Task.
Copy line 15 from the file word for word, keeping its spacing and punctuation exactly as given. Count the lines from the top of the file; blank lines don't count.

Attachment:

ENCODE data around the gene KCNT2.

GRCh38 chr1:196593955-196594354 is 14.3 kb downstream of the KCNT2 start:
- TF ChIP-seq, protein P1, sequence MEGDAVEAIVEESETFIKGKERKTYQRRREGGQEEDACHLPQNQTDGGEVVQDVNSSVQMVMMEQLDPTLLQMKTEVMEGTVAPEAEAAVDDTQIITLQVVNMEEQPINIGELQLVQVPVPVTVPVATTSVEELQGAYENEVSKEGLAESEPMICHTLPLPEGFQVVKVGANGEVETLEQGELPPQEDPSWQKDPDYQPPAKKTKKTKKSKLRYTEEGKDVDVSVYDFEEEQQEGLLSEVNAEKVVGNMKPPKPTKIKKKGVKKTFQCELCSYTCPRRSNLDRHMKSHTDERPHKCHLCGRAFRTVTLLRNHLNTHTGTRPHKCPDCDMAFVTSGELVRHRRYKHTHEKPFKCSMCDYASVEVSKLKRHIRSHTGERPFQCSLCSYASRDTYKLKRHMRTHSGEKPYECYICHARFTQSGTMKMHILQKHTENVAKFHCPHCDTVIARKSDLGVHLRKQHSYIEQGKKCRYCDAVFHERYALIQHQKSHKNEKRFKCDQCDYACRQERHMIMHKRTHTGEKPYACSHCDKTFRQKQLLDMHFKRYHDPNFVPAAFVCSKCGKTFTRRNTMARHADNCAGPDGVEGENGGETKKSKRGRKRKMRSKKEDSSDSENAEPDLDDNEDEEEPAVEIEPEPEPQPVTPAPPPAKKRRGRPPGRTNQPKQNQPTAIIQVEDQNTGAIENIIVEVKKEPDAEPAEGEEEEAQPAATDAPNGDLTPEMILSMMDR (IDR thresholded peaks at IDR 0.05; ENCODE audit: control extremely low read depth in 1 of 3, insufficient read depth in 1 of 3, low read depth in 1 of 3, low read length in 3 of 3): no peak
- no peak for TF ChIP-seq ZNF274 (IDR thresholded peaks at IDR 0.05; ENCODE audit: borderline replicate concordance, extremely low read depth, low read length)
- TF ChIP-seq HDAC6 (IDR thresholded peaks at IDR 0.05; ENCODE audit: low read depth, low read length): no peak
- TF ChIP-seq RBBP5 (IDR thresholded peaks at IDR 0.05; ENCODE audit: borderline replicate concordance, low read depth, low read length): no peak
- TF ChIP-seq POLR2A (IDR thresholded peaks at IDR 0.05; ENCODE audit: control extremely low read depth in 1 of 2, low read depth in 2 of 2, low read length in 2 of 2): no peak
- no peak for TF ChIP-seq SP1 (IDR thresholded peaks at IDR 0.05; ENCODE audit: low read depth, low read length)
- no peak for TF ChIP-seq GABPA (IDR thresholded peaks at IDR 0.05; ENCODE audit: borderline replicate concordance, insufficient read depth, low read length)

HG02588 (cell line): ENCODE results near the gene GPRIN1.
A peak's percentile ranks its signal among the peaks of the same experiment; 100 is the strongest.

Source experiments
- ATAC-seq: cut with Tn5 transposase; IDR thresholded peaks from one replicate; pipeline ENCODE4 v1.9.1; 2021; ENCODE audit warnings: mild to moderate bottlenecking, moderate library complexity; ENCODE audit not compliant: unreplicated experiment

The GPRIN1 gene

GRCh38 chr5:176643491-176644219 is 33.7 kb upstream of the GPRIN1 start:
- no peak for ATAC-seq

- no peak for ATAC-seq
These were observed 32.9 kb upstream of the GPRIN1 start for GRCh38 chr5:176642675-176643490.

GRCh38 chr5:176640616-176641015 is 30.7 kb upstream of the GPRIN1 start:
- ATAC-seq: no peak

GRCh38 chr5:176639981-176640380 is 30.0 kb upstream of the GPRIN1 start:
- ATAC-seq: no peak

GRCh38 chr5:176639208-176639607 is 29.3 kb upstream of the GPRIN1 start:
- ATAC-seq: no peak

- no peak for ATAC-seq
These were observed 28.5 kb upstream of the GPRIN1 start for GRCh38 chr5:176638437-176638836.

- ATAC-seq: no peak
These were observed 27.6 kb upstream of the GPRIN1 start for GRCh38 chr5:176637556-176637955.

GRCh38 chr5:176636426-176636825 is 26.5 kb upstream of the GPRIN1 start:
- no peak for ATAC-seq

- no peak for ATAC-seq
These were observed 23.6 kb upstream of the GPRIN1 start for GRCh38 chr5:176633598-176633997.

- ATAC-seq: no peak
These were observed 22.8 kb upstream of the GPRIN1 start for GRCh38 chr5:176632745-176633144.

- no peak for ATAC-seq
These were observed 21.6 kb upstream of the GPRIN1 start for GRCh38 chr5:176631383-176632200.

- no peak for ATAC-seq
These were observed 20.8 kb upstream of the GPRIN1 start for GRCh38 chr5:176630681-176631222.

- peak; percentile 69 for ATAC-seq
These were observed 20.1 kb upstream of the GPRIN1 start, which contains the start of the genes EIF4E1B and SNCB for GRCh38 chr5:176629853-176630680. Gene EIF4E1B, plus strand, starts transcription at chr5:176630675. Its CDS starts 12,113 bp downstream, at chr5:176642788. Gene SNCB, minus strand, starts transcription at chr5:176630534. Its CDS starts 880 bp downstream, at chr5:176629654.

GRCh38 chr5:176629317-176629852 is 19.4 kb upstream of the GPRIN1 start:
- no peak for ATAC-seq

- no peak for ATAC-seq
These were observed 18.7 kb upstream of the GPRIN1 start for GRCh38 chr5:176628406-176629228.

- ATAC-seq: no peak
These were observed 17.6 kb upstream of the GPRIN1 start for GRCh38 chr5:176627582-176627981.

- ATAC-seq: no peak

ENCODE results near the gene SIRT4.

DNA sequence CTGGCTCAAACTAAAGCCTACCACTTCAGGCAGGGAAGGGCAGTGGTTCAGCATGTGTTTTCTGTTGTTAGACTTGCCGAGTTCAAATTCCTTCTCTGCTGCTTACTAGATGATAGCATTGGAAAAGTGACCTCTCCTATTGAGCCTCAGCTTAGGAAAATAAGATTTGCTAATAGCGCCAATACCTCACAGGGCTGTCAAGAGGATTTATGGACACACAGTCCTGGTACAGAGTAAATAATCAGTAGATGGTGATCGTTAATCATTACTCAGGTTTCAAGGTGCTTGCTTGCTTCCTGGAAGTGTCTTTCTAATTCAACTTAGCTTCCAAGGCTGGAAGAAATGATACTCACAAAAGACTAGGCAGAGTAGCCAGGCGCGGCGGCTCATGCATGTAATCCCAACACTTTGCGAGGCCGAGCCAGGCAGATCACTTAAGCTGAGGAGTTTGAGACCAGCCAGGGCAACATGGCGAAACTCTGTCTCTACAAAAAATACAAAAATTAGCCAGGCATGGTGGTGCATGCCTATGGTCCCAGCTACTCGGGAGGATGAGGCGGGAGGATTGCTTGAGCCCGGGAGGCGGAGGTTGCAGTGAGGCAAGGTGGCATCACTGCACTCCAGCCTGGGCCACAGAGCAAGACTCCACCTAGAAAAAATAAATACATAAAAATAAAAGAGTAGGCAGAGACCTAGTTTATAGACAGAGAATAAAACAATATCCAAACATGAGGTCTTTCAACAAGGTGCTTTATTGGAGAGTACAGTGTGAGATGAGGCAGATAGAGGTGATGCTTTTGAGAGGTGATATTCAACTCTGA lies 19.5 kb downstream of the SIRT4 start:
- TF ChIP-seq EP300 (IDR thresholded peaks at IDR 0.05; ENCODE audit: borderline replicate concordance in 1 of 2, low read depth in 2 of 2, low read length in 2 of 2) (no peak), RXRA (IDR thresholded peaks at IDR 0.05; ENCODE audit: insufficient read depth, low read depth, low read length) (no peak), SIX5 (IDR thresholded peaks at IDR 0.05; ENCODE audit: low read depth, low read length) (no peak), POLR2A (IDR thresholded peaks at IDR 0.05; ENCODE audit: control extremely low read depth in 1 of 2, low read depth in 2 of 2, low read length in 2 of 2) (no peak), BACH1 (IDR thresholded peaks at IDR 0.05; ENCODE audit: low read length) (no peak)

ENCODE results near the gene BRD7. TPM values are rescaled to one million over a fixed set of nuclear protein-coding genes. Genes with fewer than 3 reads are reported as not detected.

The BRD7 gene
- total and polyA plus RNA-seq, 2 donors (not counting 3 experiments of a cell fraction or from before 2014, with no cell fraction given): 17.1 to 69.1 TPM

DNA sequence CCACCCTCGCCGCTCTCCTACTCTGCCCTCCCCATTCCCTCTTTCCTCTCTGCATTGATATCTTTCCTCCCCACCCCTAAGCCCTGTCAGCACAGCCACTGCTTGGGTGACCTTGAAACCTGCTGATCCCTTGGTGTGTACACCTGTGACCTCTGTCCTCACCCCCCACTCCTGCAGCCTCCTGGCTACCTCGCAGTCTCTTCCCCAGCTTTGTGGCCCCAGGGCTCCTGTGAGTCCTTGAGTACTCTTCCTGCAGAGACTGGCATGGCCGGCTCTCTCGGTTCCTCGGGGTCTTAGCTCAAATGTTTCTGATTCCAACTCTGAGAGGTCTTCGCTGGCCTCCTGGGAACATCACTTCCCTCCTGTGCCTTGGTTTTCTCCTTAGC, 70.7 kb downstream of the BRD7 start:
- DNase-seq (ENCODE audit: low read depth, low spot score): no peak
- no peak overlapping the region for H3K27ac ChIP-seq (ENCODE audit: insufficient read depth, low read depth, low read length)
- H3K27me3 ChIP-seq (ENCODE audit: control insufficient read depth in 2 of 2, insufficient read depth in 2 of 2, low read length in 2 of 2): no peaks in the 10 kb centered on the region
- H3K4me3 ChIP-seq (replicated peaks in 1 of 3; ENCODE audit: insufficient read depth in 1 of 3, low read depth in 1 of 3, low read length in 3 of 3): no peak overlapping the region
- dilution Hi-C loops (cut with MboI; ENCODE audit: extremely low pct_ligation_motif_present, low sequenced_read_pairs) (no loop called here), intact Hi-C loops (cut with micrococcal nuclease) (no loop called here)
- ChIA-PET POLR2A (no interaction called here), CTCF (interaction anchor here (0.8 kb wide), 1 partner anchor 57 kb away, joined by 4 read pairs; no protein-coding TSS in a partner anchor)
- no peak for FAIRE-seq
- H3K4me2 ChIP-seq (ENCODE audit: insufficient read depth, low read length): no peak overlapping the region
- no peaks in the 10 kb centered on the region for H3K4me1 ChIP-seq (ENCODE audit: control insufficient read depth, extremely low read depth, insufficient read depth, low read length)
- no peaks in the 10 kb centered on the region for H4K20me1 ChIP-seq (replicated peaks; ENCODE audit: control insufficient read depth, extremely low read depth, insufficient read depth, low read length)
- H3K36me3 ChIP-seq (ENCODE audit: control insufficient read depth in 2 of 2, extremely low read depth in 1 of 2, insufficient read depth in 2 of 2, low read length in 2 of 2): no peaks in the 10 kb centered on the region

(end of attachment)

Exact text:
GRCh38 chr5:176643491-176644219 is 33.7 kb upstream of the GPRIN1 start: